This study of major military innovations in the 1920s and 1930s explores differences in innovating exploitation by the seven major military powers. This volume of comparative essays investigates how and why innovation occurred or did not occur, and explains much of the strategic and operative performance of the Axis and Allies in World War II.
A Serious Systematic Look at Military Innovation
By Newt Gingrich - June 20, 2001
This may be the one book Secretary of Defense Don Rumsfeld should read. It is a serious systematic look at military innovation between the first and second world wars and its ten chapters run the gamut from aircraft carriers to submarines to mechanized combined armed warfare (the Blitzkrieg) to the development of radar, the emergence of amphibious landing capability, and the evolution of strategic bombing campaigns. There is a wide divergence of patterns both between topics and between countries. The British led in aircraft carrier development but made a series of organizational and technological choices that left them far behind the Japanese and the Americans. The British also led in the development of the tank but then rejected it as a mobile warfare system and were rapidly supplanted by the Germans who used the 1920s British tests as a basis for their development of Blitzkrieg. The submarine was rejected politically by everyone but was then developed effectively by the Americans... read more
Essential Addition to the Study of the Inter-war Period
By Gregory Canellis "Student of military history... - January 14, 2005
The acclaimed scholarly team of Williamson Murray and Allan R. Millett have edited an anthology of essays encompassing the technological innovations in weaponry during the 1920's and 1930's. These innovations span the research and developments of all the major belligerents that play a major role in the coming global conflict. Each scholar was instructed to compare and contrast his or her topic country with two other countries making this work not only a significant contribution in and of itself, but also a vital comparative study as well. In addition, the researchers were asked to structure their essays around three concepts: the strategic framework of the period, the organizational factors of the institutions under study, and the doctrinal framework of the services. Many of the contributing factors to victory and defeat in World War II are covered within the pages of this important work. Williamson Murray takes a look at "Armored Warfare: The British, French and German Experiences,"... read more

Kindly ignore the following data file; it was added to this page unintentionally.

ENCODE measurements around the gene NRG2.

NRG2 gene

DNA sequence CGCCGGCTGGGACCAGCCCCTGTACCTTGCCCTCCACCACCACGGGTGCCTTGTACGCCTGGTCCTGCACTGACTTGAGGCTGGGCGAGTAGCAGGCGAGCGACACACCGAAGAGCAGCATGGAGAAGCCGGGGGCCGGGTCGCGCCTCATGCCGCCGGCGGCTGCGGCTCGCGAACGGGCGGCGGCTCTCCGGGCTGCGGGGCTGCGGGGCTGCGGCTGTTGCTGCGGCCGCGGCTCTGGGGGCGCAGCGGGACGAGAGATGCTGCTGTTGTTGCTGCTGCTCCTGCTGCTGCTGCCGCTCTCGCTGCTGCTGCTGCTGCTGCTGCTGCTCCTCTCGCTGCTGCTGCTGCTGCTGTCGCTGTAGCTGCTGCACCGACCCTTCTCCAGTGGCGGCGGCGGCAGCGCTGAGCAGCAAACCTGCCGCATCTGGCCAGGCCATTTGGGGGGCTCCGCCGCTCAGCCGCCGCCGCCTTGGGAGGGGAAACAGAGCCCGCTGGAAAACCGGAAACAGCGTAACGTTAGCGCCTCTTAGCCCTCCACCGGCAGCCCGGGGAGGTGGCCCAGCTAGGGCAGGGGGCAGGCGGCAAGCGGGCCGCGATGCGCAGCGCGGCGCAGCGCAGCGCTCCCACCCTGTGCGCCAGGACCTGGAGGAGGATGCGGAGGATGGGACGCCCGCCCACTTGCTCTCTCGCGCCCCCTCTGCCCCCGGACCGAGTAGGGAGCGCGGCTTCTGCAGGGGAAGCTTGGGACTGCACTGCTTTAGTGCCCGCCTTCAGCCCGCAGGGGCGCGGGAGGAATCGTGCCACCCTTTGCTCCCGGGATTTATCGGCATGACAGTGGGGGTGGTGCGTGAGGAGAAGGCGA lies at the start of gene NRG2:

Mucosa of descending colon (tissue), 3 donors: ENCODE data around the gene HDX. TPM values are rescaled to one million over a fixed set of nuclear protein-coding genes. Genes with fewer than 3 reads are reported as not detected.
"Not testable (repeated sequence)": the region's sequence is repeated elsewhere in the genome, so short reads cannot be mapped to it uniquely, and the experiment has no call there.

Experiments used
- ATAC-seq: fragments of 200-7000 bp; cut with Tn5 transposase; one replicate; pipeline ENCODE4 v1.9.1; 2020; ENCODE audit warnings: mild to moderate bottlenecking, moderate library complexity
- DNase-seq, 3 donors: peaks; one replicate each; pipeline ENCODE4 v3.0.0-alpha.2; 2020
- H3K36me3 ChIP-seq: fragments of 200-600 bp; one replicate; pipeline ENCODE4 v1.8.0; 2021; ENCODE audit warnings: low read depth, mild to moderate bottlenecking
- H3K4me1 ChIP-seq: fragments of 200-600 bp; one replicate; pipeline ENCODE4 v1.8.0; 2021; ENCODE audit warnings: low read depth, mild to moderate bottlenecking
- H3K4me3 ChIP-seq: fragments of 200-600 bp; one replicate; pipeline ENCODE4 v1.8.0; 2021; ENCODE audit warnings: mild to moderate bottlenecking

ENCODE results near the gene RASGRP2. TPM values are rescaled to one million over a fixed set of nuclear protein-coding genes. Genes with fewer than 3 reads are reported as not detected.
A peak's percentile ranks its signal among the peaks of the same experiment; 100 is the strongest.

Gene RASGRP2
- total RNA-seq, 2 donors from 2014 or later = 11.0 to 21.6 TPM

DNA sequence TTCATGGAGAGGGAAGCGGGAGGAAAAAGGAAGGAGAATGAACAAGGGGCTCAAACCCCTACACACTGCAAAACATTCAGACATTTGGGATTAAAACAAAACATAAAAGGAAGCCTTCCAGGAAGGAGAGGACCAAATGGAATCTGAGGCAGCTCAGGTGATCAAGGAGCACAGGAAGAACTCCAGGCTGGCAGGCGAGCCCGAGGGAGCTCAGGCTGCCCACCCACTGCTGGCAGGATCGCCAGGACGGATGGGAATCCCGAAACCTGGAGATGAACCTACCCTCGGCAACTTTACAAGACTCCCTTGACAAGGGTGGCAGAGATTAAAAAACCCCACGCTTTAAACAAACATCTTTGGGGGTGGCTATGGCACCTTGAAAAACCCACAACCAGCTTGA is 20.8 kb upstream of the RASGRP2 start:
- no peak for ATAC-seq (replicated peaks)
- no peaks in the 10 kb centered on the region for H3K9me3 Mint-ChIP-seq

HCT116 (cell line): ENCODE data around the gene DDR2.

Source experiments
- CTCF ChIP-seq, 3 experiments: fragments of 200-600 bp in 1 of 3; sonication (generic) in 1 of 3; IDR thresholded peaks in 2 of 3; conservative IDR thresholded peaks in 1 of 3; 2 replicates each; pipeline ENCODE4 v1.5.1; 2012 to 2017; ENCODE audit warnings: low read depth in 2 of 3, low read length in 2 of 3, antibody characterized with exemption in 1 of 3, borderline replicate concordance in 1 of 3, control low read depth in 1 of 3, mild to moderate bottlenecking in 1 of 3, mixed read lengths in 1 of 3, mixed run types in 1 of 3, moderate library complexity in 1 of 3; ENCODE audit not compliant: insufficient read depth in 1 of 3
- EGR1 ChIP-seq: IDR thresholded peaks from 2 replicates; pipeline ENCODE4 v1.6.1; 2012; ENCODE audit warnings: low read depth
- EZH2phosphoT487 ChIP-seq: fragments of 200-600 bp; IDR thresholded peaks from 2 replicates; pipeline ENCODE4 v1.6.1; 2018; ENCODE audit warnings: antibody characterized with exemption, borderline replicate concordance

Readable and Good
By Tom Munro "tomfrombrunswick" - July 14, 2001
This is an anthology of various articles. Generally anthologies are the pits as they tend to lack a central them and the quality will vary. These articles are generally by the authors and as such they are of an even standard. There are a number of chapters that discuss a range of issues from the use of Tanks to the development of the Aircraft Carrier. The book is interesting although the area covered is naturally enormous and the amount of space that can be devoted to complex subjects is naturally limited. Despite this most of the essays are interesting and not only for what they say. In the first essay about the development of armored warfare by way of an aside the writer attacks Gueridian as a sycophant and also as a person whose reputation was largely the result of self publicity. Later the English theorists Fuller and Liddell Hart are critiqued as presenting overly schematic histories of the First World War which warped the truth to fit in with their own theories... read more
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This study describes and explains the revolutionary changes which transformed the agricultural life of the Islamicized world in the four centuries following the early Arab conquests. Professor Watson ...
Examining Russian military intelligence in the war with Japan of 1904-05, this book gives an overview of the origins, structure and performance of Russian military intelligence in the Far East at the ...